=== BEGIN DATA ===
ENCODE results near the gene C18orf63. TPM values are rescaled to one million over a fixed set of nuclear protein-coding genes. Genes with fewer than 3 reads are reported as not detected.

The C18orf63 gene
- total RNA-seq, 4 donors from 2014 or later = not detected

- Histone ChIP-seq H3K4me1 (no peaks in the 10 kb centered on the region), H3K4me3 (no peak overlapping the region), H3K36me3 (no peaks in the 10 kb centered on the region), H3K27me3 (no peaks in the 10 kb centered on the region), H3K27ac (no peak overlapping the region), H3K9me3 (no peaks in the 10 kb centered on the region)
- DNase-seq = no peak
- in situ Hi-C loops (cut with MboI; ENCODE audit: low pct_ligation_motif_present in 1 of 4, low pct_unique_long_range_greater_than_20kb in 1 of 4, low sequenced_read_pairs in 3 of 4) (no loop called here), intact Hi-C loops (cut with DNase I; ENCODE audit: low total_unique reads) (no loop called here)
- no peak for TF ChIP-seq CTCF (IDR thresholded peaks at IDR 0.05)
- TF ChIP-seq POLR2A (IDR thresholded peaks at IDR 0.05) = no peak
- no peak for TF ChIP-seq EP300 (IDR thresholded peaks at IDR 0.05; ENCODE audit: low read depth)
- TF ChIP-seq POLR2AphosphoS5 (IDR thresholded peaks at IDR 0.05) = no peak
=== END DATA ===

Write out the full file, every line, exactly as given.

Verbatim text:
ENCODE results near the gene C18orf63. TPM values are rescaled to one million over a fixed set of nuclear protein-coding genes. Genes with fewer than 3 reads are reported as not detected.

The C18orf63 gene
- total RNA-seq, 4 donors from 2014 or later = not detected

- Histone ChIP-seq H3K4me1 (no peaks in the 10 kb centered on the region), H3K4me3 (no peak overlapping the region), H3K36me3 (no peaks in the 10 kb centered on the region), H3K27me3 (no peaks in the 10 kb centered on the region), H3K27ac (no peak overlapping the region), H3K9me3 (no peaks in the 10 kb centered on the region)
- DNase-seq = no peak
- in situ Hi-C loops (cut with MboI; ENCODE audit: low pct_ligation_motif_present in 1 of 4, low pct_unique_long_range_greater_than_20kb in 1 of 4, low sequenced_read_pairs in 3 of 4) (no loop called here), intact Hi-C loops (cut with DNase I; ENCODE audit: low total_unique reads) (no loop called here)
- no peak for TF ChIP-seq CTCF (IDR thresholded peaks at IDR 0.05)
- TF ChIP-seq POLR2A (IDR thresholded peaks at IDR 0.05) = no peak
- no peak for TF ChIP-seq EP300 (IDR thresholded peaks at IDR 0.05; ENCODE audit: low read depth)
- TF ChIP-seq POLR2AphosphoS5 (IDR thresholded peaks at IDR 0.05) = no peak